Ross Greenwood speaks to Liberal Senator, David Leyonhjelm, who has slammed the decision to give politicians a 2% pay rise, saying politicians shouldn’t receive a raise until they bring the budget back into the surplus.
Introduction: When was the last time you got a pay cut?
Ross Greenwood : Let’s get to that point of at have seen you public servants and politicians getting a pay rise. Maybe will take your calls 131873. When was the last time you got a pay rise? I’d be interested to know how far back it is since somebody actually didn’t get one, if you know what I mean.
Maybe never had one, maybe some people probably have been working for three or four years could say that. Anyway give us a call on 131873. One person who does not want a pay rise, strangely enough, is one of a group of our federal politicians.
Now, the 2% pay rise has been awarded to our politicians federally, and also are saying in public servants, by the independent remuneration tribunal. On the face of it it’s all above board.
Well, Senator David Leyonhjelm, the Liberal Democrat, says, “Well, maybe we shouldn’t actually be giving our politicians a pay rise until they get the budget back in the surplus.” Maybe he’s right, he’s on the line right now, many thanks for your time, David.
Interview with: David Leyonhjelm, Senator, Liberal Democrats
David Leyonhjelm: Good day, Ross.
Ross Greenwood: Is this a case of performing you with the pay rise? 2%’s neither here nor there, surely.
David Leyonhjelm: Yes, my view is that generally speaking, if you perform well, you deliver high productivity for your employer in your organization whatever, that should be the basis for pay rise.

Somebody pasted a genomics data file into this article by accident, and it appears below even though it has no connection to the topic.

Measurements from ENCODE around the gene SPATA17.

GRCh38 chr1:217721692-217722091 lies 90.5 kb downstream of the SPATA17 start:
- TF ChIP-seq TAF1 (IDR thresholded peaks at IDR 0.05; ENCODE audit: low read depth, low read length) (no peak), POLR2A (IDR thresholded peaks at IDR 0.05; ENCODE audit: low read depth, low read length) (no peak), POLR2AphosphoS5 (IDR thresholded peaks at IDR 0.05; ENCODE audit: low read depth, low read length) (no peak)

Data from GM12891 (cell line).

Largely that’s true, all these complains about lack of pay rise for most of people is due to the fact that productivity hasn’t been rising and as a result the firms that employ them haven’t felt that there’s been a justification for it.
The question then is, okay, how do you judge the productivity and the performance, the output if you like of a politician? My view is you can certainly judge them by negative factors, sometimes you can judge them by positive factors. A lot of disagreement about what that might be.
A negative factor is not balancing the budget, spending on money than is coming in. Our governments have been doing it now since about 2007, I think, was the last time we had a balance budget, a proper balance budget.
My argument is, if we going to give politicians a pay rise, then at least link it to something tangible in the way of performance.
Ross Greenwood: I get that and a lot of the people sit there and nod their heads. However of course, this covers all politicians from all political spectrum’s. From that point of view, it is pretty difficult, you might be able to point at the treasurer, the Finance Minister. Maybe the Prime Minister and those in the Cabinet, and say, “Well, you have them balance the books.”
Those on the opposition benches or on the crossbenches might say, “Well, we don’t actually have anything to do with whether the books are balanced or not, that’s all up to the government.” Isn’t that a pretty hard measure or hurdle to put in front of a person, as to whether they deserve a pay rise or not?
David Leyonhjelm: Well, no, incentives matter. You might have a business that employs 10,000 people and you only give the employees a pay rise when the productivity and the output performance of that business improves.
Yet the reason for that improvement in the business maybe due to handful of people and yet all 10000 people might get a pay rise. That wouldn’t be particularly uncommon. There is a joint responsibility for politicians to, in the federal parliament, that the budget is not balanced.